The Birth of a Family

What's a single white guy doing with three Mexican kids? Making a loving family — and showing how foster adoption can work.

from Reader's Digest | November 2011

The day after I brought the children home for good, Craig had a fever. I didn’t know what to do and neither did Joy, my childless sister. So I called my new boss.

“He’s really hot.”

“How do you know?”

“I’m touching him.”

“Do you have a thermometer?”


“Buy a digital one. And get some Pedialyte.”


“It’s a medicine that prevents dehydration. Then take him to the doctor.”

I took Craig to the emergency room. He was so weak, his head bobbed like a toy doll. The admitting nurse said,

“What have you given him?”

“What do you mean?” I wasn’t sick. Whatever he got, it wasn’t from me.

“Medicine, what medicines have you given him?” A few nurses drew closer.

“Nothing. I don’t have any medicine.”

“You’re supposed to give sick kids medicine,” she announced through a 45-watt ThunderPower 1000 bullhorn.

The circle drew in. Should we call Social Services? Who is this idiot?

“I just got him yesterday. I didn’t think he’d be sick.”

I took Craig to the doctor many times over the next months. He was constantly feverish. When he was ill, he slept with me so I could make sure he was still living. His body was no larger than a snow crab and half as strong. I worried that if I put my arm around him, I’d make it hard for him to breathe, so I moved his crib into my bedroom. We’d wait it out in there until he was sturdier.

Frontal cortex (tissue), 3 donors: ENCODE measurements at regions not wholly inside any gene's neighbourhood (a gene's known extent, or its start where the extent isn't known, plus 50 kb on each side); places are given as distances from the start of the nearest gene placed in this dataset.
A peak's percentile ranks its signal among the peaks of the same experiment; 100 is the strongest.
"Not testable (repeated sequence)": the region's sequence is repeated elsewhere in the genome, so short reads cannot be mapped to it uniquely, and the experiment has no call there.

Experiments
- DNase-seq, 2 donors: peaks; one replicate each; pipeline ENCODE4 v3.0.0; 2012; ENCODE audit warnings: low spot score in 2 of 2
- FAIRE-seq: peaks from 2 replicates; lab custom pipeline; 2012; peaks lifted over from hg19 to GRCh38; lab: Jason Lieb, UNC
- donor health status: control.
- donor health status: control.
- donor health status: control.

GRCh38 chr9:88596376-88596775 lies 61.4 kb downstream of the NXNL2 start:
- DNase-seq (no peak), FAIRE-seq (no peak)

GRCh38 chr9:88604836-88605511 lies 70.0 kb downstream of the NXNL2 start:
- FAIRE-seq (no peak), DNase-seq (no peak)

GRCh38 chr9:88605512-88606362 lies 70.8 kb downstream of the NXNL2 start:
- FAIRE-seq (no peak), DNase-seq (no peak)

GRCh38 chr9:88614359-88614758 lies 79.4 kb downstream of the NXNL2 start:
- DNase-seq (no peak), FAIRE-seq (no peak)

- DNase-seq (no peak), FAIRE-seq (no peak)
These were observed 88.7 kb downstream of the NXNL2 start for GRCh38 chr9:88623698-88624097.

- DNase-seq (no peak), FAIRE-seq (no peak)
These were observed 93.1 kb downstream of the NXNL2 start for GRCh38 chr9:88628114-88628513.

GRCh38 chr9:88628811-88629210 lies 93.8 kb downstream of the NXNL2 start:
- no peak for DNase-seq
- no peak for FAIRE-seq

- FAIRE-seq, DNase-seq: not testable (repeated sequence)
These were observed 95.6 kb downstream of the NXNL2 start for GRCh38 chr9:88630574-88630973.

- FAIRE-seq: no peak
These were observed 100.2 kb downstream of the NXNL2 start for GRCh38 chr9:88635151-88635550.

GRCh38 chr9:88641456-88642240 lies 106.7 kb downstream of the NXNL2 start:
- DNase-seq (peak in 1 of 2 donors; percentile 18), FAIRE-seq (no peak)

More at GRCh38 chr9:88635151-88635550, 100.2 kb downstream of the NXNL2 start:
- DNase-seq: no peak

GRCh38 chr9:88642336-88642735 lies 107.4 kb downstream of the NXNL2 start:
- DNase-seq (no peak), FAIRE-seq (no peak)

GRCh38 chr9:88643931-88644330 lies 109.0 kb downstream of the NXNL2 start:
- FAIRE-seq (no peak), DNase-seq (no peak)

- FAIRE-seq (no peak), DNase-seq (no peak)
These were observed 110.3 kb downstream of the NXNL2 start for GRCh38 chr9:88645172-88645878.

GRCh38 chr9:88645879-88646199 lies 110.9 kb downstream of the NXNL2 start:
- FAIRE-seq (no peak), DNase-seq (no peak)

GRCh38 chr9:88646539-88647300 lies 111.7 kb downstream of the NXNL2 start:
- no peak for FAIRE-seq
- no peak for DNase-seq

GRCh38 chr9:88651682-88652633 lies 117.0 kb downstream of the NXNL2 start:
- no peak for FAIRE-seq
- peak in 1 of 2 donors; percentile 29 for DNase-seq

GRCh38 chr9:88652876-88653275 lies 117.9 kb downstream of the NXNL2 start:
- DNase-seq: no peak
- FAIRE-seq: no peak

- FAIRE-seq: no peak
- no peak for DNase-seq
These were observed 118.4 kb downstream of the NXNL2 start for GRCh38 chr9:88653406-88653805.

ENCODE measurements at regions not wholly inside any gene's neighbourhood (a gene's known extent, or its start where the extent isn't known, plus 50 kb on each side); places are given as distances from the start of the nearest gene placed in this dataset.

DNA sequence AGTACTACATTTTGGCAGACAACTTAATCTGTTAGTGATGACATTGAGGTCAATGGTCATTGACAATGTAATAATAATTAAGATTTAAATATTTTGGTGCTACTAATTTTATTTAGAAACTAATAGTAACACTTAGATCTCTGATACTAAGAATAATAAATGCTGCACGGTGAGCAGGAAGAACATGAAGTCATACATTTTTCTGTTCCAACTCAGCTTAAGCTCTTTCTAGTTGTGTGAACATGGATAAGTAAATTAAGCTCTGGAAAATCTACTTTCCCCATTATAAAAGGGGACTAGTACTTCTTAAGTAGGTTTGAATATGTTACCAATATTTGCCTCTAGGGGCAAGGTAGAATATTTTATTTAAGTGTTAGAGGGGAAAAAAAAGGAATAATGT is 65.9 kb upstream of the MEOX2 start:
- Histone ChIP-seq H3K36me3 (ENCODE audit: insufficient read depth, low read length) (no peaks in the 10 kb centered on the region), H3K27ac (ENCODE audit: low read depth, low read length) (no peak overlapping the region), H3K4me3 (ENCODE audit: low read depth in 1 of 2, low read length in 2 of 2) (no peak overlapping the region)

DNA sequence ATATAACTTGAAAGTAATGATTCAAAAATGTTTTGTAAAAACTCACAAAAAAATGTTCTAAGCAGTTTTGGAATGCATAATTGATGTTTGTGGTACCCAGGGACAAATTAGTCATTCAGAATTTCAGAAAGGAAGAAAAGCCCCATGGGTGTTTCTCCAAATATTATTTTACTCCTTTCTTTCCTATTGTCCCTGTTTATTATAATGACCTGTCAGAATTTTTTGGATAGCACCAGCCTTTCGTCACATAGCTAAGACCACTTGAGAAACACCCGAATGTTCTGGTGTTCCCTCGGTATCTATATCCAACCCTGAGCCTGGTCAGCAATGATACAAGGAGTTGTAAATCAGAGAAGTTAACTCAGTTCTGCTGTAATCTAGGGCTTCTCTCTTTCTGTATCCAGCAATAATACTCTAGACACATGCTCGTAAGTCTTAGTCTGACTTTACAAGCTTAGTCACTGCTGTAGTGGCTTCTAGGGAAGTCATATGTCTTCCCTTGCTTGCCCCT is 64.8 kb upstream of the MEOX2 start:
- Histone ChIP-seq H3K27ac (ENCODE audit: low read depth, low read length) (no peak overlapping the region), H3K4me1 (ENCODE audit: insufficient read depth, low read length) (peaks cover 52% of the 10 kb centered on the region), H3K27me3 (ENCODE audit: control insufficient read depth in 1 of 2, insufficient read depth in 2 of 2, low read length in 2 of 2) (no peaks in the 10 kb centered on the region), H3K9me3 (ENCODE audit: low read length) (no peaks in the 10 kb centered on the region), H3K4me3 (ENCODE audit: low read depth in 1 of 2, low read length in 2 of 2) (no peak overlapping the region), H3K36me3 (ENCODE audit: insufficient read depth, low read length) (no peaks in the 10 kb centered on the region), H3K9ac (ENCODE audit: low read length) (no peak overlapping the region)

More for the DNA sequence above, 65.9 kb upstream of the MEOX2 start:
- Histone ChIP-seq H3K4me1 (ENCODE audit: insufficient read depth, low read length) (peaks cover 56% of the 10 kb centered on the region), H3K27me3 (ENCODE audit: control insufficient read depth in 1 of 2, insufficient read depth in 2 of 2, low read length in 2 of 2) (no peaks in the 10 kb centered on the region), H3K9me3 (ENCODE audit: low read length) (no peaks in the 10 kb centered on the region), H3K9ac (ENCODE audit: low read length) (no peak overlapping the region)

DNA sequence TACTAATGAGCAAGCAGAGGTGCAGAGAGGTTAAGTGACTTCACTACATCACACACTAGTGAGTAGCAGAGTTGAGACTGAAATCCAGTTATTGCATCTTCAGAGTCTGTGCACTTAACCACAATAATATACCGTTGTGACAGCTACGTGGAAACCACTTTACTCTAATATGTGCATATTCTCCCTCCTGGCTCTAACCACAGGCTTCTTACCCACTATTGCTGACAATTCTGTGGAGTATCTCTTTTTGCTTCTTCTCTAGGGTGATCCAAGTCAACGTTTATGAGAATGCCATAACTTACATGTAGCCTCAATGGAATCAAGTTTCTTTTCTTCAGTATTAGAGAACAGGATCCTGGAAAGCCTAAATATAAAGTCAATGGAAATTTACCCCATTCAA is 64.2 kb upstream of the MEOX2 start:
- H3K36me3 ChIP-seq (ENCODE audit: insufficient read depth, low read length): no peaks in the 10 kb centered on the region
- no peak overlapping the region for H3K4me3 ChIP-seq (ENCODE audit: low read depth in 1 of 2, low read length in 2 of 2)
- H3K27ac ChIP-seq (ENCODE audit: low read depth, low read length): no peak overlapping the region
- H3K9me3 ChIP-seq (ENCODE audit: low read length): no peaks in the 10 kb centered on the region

In the meantime, people at work told me that their two-year-olds could calculate the square root of 169 or design relay stations for the electric company. Craig was behind, let’s say. I decided to teach him numbers and letters. How hard could that be? I drew a 2.

“Draw this.”

He drew a crooked dash.

Oh, no.

I drew a C, the first letter of his name.

He drew two crooked dashes. His brain was scattered. Special ed. He communicated in Morse code like a seaman on the Lusitania, unaware of the torpedoes society shoots at children like him. I worried about his future. Should I work harder to go higher in the corporate world and make more money to get Craig lifelong help?

  • Your Comments

    • Montreal guest

      What a beautiful and inspiring story.  Wow! Thank you.

    • M.R. Canon

      Marvelous, heart-warming story – am ordering the book and giving it for Christmas to relatives who have just adopted a precious little girl from China. Loved the comment about his observing his youngest child on the playground to see whether he was a Republican or democrat. Classic – what a hilarious and apropos definition!

    • Shopper8575

      So glad you ran this story.  I read the book and it’s an absolutely wonderful book.  Highly recommnend it.

    • Anchorage

      Wonderful article – what a remarkable man and loving father. Truly an inspiration.